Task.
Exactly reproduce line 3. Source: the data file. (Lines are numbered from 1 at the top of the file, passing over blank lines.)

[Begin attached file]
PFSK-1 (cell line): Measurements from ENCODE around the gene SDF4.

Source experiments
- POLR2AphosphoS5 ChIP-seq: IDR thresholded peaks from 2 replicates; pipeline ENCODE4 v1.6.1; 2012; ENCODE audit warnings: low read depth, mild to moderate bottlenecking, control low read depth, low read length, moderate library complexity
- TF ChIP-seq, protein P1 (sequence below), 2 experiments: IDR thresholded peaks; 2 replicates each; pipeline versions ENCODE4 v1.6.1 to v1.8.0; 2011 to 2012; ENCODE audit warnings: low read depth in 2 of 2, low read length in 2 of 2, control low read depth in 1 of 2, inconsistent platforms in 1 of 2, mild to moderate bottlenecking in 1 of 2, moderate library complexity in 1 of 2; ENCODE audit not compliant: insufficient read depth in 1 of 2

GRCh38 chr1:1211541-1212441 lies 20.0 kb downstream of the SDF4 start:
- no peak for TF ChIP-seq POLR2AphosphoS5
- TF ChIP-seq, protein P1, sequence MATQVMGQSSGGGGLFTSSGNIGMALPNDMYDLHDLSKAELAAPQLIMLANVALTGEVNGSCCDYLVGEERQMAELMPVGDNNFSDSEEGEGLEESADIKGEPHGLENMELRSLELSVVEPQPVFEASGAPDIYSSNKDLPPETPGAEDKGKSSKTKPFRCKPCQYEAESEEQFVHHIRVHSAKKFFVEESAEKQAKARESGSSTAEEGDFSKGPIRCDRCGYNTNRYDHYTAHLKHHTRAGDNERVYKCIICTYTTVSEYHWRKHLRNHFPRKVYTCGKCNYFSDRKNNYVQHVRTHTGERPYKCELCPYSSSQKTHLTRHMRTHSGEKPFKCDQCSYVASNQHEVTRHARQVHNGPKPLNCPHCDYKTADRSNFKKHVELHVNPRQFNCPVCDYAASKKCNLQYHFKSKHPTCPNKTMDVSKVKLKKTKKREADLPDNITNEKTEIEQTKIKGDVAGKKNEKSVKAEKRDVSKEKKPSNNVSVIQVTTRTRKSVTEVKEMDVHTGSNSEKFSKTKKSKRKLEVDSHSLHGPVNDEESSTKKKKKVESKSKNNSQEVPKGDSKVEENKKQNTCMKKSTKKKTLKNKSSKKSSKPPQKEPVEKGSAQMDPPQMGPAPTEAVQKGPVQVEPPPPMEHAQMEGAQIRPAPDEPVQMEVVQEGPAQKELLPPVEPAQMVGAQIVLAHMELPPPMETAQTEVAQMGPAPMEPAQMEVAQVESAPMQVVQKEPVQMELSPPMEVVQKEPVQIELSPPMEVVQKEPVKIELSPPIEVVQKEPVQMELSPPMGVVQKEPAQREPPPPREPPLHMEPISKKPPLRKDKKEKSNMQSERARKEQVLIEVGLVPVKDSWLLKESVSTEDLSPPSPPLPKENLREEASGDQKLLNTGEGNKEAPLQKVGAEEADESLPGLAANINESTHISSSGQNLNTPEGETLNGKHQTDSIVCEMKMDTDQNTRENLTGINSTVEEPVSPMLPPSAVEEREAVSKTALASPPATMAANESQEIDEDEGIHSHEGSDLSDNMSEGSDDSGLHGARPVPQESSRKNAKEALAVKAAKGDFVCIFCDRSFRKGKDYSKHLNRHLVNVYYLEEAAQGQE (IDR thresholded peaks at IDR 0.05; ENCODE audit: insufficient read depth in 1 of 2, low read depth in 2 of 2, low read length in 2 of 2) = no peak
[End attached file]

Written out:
- POLR2AphosphoS5 ChIP-seq: IDR thresholded peaks from 2 replicates; pipeline ENCODE4 v1.6.1; 2012; ENCODE audit warnings: low read depth, mild to moderate bottlenecking, control low read depth, low read length, moderate library complexity